HISTORIC PROPERTIES WE HAVE BEEN INVOLVED IN RESTORING

For a printable version of the complete list of projects we have been involved in, please click here.

 

Public Projects

(To see more pictures of a particular project, please click on the thumbnail.)


Petersen House
Perhaps our most famous project, the Petersen House is the 19th Century house across from Ford’s Theater that President Lincoln died in.  We also repaired and replicated the interior and exterior woodwork, including structural repairs, in our 2011 rehabilitation and repair project for the National Park Service.

 

 

 

National Institute of Health Building #3
For this project in Bethesda, Maryland, we repaired and replaced a seven-piece cornice.

 

 

Thaddeus Kosciuszko National Memorial
The Thaddeus Kosciuszko National Memorial in Independence National Park, Philadelphia, Pennsylvania, owned and managed by the National Park Service.  For this project we made exterior woodwork repairs using solid wood and epoxy systems including: window frames and sash, doors, and shutters.  The project also included: exterior painting, masonry repairs, and replacement of a hand-split, cedar shake roof.

 


Columbia Market House
This building was built in 1869, and we restored the double hung windows, frames, and sills, and installed invisible exterior storm windows to increase energy efficiency.

 

 

 

Iron Horse Inn/Strasburg Hotel
This project involved rebuilding a Victorian wrap-around porch to match a picture provided showing a previous porch from the 1900′s.

 

 

 

Hancock House
Built in 1737 in Salem County, New Jersey, this house was owned by the State of New Jersey, Department of Environmental Protection.  For this project, we fabricated and installed a replica 18th Century door using existing hardware.

 



Victorian Store-Front for Nine West
For this project in Soho, New York City, we manufactured and delivered an assembled and ready-to-install set of nine-foot doors (made of Spanish Cedar with riot glass) and Victorian store-front.

 

 

 

Elizabethtown Train Station
The Pennsylvania Railroad built the Elizabethtown Train Station in 1915 to serve the Masonic Home and the citizens of Elizabethtown, Pennsylvania.  Our project involved restoring twenty-nine sash frames for the original leaded glass.

 

 

 

Old Main, Franklin & Marshall College
Old Main is a Gothic Revival style building built in 1856 at Franklin and Marshall College in Lancaster, Pennsylvania.  We restored thirty-one windows, rebuilt the four level stair tower, replaced the bell tower louvers, and removed a modern replacement door to install a door we fabricated to match the original doors in the two flanking buildings.

 

 


Franklin Street Train Station
Built in 1929, the Franklin Street Train Station is located in Reading, Pennsylvania.  It has been abandoned and damaged by weather, vandals, and vagrants since 1972.  Our project includes: rebuilding the interior and exterior doors, jambs, sidelights and transoms, restoration of wood windows, and rebuilding a coffered ceiling.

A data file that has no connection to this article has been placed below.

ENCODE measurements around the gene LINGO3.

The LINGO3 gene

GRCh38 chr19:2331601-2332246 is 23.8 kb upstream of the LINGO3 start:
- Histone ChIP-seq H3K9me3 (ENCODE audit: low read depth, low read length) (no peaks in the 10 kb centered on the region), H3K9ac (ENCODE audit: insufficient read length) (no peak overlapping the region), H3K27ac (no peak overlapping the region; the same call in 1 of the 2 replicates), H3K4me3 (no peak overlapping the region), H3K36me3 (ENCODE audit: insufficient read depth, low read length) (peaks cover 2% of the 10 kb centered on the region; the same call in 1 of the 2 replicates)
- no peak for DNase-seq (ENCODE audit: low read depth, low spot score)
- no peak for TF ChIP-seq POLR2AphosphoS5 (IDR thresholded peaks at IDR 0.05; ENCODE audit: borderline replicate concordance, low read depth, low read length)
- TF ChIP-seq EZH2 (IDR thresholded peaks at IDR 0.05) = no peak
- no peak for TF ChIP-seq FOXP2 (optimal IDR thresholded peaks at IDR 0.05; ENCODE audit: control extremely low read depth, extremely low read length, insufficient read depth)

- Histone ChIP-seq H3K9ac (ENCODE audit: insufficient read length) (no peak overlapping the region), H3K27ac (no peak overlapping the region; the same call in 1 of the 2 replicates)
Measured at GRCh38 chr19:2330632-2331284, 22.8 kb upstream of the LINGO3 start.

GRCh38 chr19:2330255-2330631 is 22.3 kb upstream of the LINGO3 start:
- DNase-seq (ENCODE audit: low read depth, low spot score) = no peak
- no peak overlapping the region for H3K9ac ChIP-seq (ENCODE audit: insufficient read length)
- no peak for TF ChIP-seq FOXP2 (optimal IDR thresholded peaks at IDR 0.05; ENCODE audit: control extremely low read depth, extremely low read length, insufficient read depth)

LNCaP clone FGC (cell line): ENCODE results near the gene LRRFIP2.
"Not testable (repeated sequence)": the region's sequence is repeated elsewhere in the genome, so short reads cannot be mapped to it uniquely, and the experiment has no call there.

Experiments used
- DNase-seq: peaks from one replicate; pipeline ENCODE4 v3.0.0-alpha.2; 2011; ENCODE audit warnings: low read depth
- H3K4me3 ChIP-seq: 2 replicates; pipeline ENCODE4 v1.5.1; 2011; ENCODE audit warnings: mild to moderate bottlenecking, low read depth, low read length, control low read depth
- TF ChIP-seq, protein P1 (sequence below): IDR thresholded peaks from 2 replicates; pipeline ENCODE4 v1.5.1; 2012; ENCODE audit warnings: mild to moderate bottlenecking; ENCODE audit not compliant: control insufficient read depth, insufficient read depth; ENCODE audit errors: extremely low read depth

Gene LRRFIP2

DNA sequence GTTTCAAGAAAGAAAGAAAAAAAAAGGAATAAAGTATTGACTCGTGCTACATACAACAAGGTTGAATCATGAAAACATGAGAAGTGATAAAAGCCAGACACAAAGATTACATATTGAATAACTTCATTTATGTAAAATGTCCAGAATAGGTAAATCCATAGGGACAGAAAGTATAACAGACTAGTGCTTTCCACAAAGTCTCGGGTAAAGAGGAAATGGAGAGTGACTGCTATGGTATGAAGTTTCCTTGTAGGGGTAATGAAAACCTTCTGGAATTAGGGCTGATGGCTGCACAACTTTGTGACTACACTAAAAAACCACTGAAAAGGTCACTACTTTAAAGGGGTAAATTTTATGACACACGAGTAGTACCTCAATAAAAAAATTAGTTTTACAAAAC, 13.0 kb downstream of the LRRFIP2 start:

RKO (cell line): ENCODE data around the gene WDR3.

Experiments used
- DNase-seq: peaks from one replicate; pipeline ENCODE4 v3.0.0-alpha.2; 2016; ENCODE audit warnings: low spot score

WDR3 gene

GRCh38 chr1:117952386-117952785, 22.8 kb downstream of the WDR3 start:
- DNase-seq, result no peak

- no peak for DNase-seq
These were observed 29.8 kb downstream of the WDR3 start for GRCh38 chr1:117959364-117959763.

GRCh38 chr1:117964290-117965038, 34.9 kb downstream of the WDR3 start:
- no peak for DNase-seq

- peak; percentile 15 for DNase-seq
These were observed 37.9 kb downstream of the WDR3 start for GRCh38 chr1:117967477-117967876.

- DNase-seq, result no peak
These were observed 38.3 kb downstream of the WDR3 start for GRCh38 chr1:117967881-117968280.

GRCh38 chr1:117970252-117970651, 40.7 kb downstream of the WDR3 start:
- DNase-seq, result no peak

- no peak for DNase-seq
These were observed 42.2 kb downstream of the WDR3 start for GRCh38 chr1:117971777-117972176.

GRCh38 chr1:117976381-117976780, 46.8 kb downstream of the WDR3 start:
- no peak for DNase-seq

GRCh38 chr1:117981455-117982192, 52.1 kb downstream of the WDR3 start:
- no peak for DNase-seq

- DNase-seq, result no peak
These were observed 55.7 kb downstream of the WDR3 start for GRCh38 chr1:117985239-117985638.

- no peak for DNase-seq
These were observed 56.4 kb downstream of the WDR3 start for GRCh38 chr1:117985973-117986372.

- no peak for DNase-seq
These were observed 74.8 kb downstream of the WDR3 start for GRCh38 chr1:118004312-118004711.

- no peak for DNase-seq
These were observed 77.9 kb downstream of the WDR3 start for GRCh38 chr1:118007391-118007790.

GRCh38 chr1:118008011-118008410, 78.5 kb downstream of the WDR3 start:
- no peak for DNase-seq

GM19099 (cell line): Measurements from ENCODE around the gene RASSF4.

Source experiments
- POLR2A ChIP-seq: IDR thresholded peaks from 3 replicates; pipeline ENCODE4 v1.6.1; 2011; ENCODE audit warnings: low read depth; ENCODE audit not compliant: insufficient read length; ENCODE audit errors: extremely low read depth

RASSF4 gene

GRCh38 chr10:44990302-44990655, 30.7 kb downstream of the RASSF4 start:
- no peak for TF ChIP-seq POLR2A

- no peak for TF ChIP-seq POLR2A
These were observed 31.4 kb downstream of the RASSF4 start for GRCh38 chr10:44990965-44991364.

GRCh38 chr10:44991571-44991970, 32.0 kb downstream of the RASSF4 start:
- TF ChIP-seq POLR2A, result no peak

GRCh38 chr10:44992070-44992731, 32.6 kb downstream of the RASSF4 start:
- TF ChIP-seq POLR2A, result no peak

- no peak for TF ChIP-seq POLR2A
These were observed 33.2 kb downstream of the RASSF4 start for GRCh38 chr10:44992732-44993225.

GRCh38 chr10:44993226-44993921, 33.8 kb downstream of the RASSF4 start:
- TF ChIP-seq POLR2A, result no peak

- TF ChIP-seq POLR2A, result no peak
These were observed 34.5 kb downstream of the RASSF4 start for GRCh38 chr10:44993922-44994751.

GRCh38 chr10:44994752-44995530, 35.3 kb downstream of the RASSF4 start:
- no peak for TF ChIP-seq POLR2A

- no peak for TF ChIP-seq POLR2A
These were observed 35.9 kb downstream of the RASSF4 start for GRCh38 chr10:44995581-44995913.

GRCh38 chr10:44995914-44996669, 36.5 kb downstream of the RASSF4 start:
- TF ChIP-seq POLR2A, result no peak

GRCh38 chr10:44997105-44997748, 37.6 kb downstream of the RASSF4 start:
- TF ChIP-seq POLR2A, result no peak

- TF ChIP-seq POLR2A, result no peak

Great Conewago Presbyterian Church
Built in 1787, and remodeled in 1870, the church was used as a field hospital during the Battle of Gettysburg.  For this project, we lovingly restored the antique heart pine flooring during the restoration in 2002.

 

 

 

St. John’s Episcopal Church
Located in Havre de Grace, Maryland, this church was built in 1809.  We restored double doors and surround – stripping the paint, repairing the mouldings, and repainting.  We also coordinated restoration of 1840′s antique hardware.

 

 

Schmucker Hall, Seminary Ridge, Gettysbur
Schmucker Hall is a Civil War Era building located on Seminary Ridge in Gettysburg, PA.  For this project we restored 92 wood windows and replicated 24 interior rail and stile doors with fire rating.  We rebuilt Peace Portico and Rear porch using new rails and balusters to match exissting.  Removal, storage, and re-installation of existing millwork.

in    0

 

HISTORIC PROPERTIES WE HAVE BEEN INVOLVED IN RESTORING

For a printable version of the complete list of projects we have been involved in, please click here.

 

Private Projects

(To see more pictures of a particular project, please click on the thumbnail.)

 

1910 Tobacco Warehouse
Converted into a single-family residence, this project was featured in Lancaster County Magazine and on Lynette Jennings Design on the Discovery Channel.  This project won the 2000 C. Emlen Urban Aware for building preservation from the Historic Preservation Trust of Lancaster County.

 

 

Log Home
Located in Elizabethtown, PA, this project involved removing the 1950’s asbestos siding to reveal the logs, making the second floor livable space, and converting the front room into an art gallery.

 

 

Victorian Farmhouse
For this project, located in eastern Lancaster County, we built a sympathetic addition to match the original house.  We also fabricated a custom kitchen to match the Victorian style of the house.

 

 

John Maddox Denn House
Built in 1725, this monogrammed house in New Jersey needed a complete historic restoration transforming the house back to 1725, correcting alterations from previous remodels.  This project also involved extensive research into the appropriate materials, applications, craftsmanship, and styles to ensure a period-appropriate restoration.

 

 

Circa 1850 Stone Bank Barn